The South African Legal Profession has been slow to accept the legitimacy of mediation proceedings despite the enormous pragmatic and financial advantages.

In the past both lawyers and clients have preferred the certainty and even the “aggression” of litigation. However mediation is no longer playing 2nd fiddle to its more hard-line cousin.

In jurisdictions such as the United States, United Kingdom and Canada considerably more cases are referred to mediation than will ever see a court room. In South Africa lawyers, judges, clients and even the Law Society of South Africa are seeing that the massive advantages of mediation cannot be ignored.

What is mediation?

In a nutshell mediation is dealing with a dispute or controversy by setting up an independent person between the contending parties in order to aid them to reach a just and equitable settlement to their disagreement.

More broadly mediation is about trying to create a solution where both parties get more-or-less what they want without going to court.

Why Mediation?

The obvious answer is that mediation is usually both considerably cheaper and less stressful than going to court.

  • While one can wait as long as 2 years before a trial even begins, mediation is likely to be over within 2 weeks.
  • In addition mediation lacks the adversarial nature of court. There are not supposed to be “winners” and “losers”.
  • Mediation creates flexible outcomes in the interests of both parties.
  • Mediation is now making its way into law by means of the new amended Chapter 2 of the Magistrates Court Rules.
  • The law society sees not only the advantages it has for the parties but also its potential to alleviate our backlogged court system;

You are strongly advised to consider:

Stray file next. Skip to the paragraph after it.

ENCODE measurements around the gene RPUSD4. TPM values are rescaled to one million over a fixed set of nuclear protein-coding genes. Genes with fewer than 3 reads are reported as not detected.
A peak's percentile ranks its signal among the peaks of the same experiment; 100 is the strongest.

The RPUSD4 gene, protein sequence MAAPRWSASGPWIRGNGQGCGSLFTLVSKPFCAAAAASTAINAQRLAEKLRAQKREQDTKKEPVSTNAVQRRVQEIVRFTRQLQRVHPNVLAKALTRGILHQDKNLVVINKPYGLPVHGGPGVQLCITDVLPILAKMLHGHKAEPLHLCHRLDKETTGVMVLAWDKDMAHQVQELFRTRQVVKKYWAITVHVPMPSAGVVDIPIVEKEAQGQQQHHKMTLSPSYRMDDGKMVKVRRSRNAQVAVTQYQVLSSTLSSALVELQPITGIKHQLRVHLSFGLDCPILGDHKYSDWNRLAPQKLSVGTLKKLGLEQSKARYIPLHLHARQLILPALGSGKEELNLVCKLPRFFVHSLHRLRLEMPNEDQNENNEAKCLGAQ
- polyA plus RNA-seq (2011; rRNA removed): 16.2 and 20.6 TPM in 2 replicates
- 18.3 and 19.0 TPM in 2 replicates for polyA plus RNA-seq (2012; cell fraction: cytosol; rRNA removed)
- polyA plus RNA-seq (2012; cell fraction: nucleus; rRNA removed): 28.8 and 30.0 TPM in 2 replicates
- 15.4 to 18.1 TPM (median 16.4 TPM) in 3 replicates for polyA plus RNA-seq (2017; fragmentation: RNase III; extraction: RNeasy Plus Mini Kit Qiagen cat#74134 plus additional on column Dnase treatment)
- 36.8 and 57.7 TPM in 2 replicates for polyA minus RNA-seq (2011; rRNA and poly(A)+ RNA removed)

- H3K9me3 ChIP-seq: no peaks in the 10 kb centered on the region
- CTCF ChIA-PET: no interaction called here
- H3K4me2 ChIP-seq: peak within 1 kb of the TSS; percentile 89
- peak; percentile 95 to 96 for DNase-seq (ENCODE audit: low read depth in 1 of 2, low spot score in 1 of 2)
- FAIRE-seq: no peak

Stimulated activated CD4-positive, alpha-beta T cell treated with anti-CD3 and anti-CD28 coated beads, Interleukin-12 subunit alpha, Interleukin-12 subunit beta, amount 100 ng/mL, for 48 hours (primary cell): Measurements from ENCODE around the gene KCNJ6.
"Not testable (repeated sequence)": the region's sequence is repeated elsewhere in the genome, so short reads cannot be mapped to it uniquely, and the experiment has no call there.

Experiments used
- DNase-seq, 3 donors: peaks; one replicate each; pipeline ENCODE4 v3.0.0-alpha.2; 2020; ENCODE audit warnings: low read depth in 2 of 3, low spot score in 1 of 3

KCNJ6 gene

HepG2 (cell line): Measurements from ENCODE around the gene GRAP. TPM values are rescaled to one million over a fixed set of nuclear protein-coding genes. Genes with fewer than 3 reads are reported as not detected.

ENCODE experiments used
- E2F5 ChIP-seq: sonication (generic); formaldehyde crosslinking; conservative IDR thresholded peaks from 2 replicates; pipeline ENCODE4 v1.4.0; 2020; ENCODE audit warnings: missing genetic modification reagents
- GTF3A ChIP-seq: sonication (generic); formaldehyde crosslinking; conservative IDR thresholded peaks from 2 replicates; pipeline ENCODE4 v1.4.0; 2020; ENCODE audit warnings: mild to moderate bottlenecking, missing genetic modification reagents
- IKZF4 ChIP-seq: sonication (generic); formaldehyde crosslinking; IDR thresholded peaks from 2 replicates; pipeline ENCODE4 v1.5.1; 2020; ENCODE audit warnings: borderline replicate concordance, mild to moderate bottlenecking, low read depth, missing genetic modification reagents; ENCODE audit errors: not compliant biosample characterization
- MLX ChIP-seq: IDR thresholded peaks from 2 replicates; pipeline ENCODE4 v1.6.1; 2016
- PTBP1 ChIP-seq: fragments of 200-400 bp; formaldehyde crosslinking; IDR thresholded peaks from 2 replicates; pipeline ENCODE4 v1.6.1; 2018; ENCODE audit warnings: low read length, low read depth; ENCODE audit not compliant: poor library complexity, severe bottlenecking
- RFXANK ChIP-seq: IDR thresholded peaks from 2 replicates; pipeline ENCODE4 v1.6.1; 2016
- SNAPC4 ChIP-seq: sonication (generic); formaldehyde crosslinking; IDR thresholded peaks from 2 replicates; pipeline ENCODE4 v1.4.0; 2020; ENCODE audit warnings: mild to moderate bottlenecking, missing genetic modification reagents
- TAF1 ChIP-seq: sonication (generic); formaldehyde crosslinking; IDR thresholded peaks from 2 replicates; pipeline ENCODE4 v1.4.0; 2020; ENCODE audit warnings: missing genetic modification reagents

Mediation is still voluntary and there is officially no sanction for refusing it and going straight to court BUT (aside from only considering its obvious advantages) one should strongly consider mediation before going straight to court!

The South Gauteng High Court held, in the case of Brownlee v Brownlee, that if one party proposes mediation and the other unreasonably refuses, the party in favour of mediation is likely to succeed in calling for an adverse costs.

In other words…

If you insist on going to court and it is shown that the matter could have easily been settled in mediation then you alone may bare the extra costs that came with proceeding in court!

The Roman Emperor Marcus Aurelius once stated: “How much more grievous are the consequences of anger than the causes of it.”

It is easy to try settling disputes with the more aggressive option, but even if you “win” you need to consider whether the final outcome benefitted you or simply hurt the other party. Mediation provides a means whereby as much as it is possible, both parties can benefit.

This is a key aspect to mediation especially because a working or personal relationship may need to be maintained once the proceedings end.

Mediation is already a huge part of South African law and it is growing faster than ever. So if you find yourself in a dispute of any nature remember to keep calm and consider mediation.

Let us help you:

If you require mediation services (either legal representation at a mediation hearing or the services of a qualified and accredited mediator) for civil disputes, commercial disputes, family law disputes, divorces or labour disputes please feel free to contact us.

For more information on this or any other legal related queries please contact us at 033 392 8000

By Joanna Mayne – Director/Attorney, Conveyancer and Mediator